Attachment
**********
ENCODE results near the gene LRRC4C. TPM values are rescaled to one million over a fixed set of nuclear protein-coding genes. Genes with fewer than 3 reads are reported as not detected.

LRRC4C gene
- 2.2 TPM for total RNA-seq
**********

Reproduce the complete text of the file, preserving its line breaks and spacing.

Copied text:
ENCODE results near the gene LRRC4C. TPM values are rescaled to one million over a fixed set of nuclear protein-coding genes. Genes with fewer than 3 reads are reported as not detected.

LRRC4C gene
- 2.2 TPM for total RNA-seq